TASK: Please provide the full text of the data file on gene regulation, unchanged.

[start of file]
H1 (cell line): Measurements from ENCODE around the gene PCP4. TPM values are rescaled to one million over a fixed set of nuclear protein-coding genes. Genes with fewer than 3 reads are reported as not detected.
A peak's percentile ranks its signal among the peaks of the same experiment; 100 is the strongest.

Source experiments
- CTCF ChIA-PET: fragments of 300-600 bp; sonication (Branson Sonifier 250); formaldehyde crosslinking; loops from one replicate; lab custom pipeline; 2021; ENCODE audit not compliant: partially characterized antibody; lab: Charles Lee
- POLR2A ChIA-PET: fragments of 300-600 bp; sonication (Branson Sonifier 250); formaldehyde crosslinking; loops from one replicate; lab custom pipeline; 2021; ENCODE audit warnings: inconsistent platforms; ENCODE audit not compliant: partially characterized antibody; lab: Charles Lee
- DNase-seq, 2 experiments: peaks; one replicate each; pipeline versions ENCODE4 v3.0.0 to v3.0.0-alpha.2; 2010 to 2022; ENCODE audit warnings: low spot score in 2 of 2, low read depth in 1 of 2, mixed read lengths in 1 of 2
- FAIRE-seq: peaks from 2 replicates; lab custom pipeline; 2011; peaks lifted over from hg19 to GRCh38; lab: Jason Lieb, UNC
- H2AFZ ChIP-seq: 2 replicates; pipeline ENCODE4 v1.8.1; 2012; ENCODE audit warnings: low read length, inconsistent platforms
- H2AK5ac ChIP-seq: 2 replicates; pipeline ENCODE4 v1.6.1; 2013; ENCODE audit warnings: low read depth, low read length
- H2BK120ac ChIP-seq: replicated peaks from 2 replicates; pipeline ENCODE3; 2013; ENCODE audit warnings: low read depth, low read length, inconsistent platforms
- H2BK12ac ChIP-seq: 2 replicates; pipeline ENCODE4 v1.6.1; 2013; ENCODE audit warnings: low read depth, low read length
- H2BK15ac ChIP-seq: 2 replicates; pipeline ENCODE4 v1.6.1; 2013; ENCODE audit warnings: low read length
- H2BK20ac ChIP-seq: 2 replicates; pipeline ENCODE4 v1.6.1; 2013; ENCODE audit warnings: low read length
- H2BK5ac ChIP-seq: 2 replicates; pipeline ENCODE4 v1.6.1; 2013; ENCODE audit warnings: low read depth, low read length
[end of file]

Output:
H1 (cell line): Measurements from ENCODE around the gene PCP4. TPM values are rescaled to one million over a fixed set of nuclear protein-coding genes. Genes with fewer than 3 reads are reported as not detected.
A peak's percentile ranks its signal among the peaks of the same experiment; 100 is the strongest.

Source experiments
- CTCF ChIA-PET: fragments of 300-600 bp; sonication (Branson Sonifier 250); formaldehyde crosslinking; loops from one replicate; lab custom pipeline; 2021; ENCODE audit not compliant: partially characterized antibody; lab: Charles Lee
- POLR2A ChIA-PET: fragments of 300-600 bp; sonication (Branson Sonifier 250); formaldehyde crosslinking; loops from one replicate; lab custom pipeline; 2021; ENCODE audit warnings: inconsistent platforms; ENCODE audit not compliant: partially characterized antibody; lab: Charles Lee
- DNase-seq, 2 experiments: peaks; one replicate each; pipeline versions ENCODE4 v3.0.0 to v3.0.0-alpha.2; 2010 to 2022; ENCODE audit warnings: low spot score in 2 of 2, low read depth in 1 of 2, mixed read lengths in 1 of 2
- FAIRE-seq: peaks from 2 replicates; lab custom pipeline; 2011; peaks lifted over from hg19 to GRCh38; lab: Jason Lieb, UNC
- H2AFZ ChIP-seq: 2 replicates; pipeline ENCODE4 v1.8.1; 2012; ENCODE audit warnings: low read length, inconsistent platforms
- H2AK5ac ChIP-seq: 2 replicates; pipeline ENCODE4 v1.6.1; 2013; ENCODE audit warnings: low read depth, low read length
- H2BK120ac ChIP-seq: replicated peaks from 2 replicates; pipeline ENCODE3; 2013; ENCODE audit warnings: low read depth, low read length, inconsistent platforms
- H2BK12ac ChIP-seq: 2 replicates; pipeline ENCODE4 v1.6.1; 2013; ENCODE audit warnings: low read depth, low read length
- H2BK15ac ChIP-seq: 2 replicates; pipeline ENCODE4 v1.6.1; 2013; ENCODE audit warnings: low read length
- H2BK20ac ChIP-seq: 2 replicates; pipeline ENCODE4 v1.6.1; 2013; ENCODE audit warnings: low read length
- H2BK5ac ChIP-seq: 2 replicates; pipeline ENCODE4 v1.6.1; 2013; ENCODE audit warnings: low read depth, low read length